Formation of the Isthmus of Panama

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Science Advances  17 Aug 2016:
Vol. 2, no. 8, e1600883
DOI: 10.1126/sciadv.1600883

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  • Building bridges

    Building bridges
    A. O’Dea, H. A. Lessios, A. G. Coates, R. I. Eytan, S. A. Restrepo-Moreno, A. L. Cione, L. S. Collins, A. de Queiroz, D. W. Farris, R. D. Norris, R. F. Stallard, M. O. Woodburne, O. Aguilera, M.-P. Aubry, W. A. Berggren, A. F. Budd, M. A. Cozzuol, S. E. Coppard, H. Duque-Caro, S. Finnegan, G. M. Gasparini, E. L. Grossman, K. G. Johnson, L. D. Keigwin, N. Knowlton, E. G. Leigh, J. S. Leonard-Pingel, P. B. Marko, N. D. Pyenson, P. G. Rachello-Dolmen, E. Soibelzon, L. Soibelzon, J. A. Todd, G. J. Vermeij, J. B. C. Jackson
    Response to Erkens and Hoorn: “The Panama Isthmus, ‘old’, ‘young’ or both?”

    We thank Erkens and Hoorn for their constructive comments. Like us, they believe that collaboration between biologists, geologists and paleontologists focusing on data and analyses is required to unravel the history of the Isthmus of Panama. We agree with Erkens and Hoorn that the formation of the isthmus was complex and the model we present (summarized here in Figure 1) demonstrates a protracted transition from a submerged arc to semi-emergent island chain to isthmus. Importantly, our review and new data confirm the long-held conclusion that abundant seawater flowed between the oceans until ~3Ma, and therefore, by definition, an isthmus did not form until that time.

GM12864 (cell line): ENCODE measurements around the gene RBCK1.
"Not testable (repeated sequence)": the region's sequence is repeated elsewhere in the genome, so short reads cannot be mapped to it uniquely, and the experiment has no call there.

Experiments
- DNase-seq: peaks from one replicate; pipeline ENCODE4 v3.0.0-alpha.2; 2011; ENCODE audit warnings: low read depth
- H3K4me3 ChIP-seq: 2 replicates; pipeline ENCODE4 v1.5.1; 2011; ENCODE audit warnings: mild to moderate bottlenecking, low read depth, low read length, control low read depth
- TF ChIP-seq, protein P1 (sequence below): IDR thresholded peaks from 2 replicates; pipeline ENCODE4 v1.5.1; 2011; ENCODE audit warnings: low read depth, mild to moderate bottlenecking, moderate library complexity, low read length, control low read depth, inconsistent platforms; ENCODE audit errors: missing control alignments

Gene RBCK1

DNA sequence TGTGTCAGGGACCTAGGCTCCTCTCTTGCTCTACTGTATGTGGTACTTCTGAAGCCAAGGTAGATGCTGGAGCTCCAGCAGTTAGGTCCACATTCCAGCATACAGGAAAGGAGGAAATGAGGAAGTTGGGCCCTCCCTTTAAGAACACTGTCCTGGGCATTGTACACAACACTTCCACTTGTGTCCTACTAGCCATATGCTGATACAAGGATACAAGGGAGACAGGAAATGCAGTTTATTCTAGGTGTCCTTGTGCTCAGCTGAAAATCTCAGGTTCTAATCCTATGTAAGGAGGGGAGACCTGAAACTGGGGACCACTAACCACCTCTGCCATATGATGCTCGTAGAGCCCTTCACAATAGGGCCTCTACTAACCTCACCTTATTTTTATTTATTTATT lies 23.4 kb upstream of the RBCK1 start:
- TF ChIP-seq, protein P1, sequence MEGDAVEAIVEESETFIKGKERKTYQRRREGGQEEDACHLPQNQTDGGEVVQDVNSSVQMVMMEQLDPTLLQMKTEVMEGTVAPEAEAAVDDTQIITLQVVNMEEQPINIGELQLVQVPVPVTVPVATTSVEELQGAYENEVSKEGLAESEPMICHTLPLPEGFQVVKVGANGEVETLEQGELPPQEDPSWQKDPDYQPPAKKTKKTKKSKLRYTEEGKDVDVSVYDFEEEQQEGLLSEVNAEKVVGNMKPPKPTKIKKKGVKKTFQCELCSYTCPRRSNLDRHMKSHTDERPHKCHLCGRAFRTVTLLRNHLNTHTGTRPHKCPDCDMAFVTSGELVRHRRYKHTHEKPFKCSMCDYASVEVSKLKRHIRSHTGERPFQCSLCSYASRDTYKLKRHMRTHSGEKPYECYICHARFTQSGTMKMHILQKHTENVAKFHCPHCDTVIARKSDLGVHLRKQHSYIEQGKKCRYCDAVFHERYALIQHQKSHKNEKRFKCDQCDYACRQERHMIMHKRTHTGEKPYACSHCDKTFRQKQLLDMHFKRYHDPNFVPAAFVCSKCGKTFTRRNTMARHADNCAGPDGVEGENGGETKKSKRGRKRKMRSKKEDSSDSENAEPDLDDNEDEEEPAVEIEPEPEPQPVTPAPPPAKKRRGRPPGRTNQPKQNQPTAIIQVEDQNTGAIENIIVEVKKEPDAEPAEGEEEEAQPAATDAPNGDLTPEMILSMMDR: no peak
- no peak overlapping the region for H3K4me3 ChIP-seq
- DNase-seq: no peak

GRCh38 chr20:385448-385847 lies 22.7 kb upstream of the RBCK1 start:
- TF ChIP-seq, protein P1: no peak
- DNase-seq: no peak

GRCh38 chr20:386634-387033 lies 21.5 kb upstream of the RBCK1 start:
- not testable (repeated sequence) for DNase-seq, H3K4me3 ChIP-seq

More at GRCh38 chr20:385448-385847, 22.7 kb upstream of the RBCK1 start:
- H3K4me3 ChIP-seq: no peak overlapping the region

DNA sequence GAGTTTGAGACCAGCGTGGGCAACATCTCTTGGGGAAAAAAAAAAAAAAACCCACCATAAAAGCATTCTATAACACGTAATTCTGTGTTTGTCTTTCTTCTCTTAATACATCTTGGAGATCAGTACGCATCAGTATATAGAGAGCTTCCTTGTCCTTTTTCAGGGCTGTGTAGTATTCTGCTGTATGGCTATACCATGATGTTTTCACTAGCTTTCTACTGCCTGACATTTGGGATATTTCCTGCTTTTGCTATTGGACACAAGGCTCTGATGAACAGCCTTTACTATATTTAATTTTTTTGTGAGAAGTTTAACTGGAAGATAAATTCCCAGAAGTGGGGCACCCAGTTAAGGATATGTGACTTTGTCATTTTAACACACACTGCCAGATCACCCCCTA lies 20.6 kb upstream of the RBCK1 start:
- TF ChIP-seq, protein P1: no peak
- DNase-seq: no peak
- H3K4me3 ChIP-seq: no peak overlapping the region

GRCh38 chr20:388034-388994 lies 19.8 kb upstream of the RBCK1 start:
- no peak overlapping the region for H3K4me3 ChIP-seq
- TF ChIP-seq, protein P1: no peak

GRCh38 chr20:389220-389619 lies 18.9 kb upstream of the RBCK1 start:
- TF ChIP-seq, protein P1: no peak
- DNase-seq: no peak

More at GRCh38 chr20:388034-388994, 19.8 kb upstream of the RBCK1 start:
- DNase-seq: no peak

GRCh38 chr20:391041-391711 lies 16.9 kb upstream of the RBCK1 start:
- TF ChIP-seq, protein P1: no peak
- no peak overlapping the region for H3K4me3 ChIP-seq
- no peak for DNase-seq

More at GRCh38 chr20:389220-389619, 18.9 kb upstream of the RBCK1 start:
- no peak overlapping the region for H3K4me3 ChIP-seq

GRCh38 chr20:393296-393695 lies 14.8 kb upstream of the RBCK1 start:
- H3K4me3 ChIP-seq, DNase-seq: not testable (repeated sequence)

We applaud Erken and Hoorn’s presentation of a “third option” and find that it generally agrees with the model of Isthmus formation that we support. It has long been understood t...

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    Competing Interests: None declared.
  • RE: The Panama Isthmus, ‘old’, ‘young’ or both?
    • Roy H.J, Erkens, Maastricht Science Programme, Maastricht University, The Netherlands
    • Other Contributors:
      • Carina Hoorn, Institute for Biodiversity and Ecosystem Dynamics, University of Amsterdam, The Netherlands

    The recent paper by O’Dea et al. (2016) entitled 'Formation of the Isthmus of Panama' reviews the evidence in literature in favor of the formation of the Isthmus of Panama sensu stricto around 2.8 Ma. This paper claims that the model of a much older Panamanian land bridge, as for instance proposed by Montes et al. (2015) based on geological data and Bacon et al. (2015) based on molecular phylogenetic work, is incorrect. O’Dea et al. (2016) reach the conclusion that closure of the Central American Seaway was much younger thus reconfirming the views held for decades before.

    O’Dea et al. (2016) “strongly caution against the uncritical acceptance of the old Isthmus hypothesis”. Both Hoorn (2015) and Erkens (2015) are cited as examples of this “uncritical attitude” towards the “old” Panama model. We feel this frontal attack is unjustified for two reasons. Firstly, why do O’Dea et al. (2016) assume we “uncritically” accepted the new model that was presented? We both reviewed the data at hand and based on a critical analysis came to the conclusion that the data of Montes et al. (2015) were a valuable contribution to the discussion on the age of the Panamanian land bridge. Secondly, we feel that the authors give a biased and unjustified portrayal of the state of affairs. Although the “old” model indeed needs to be further consolidated, it is clear that the de facto closure (both from the geological and a biological point of view) is much older than 3 million ye...

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    Competing Interests: None declared.

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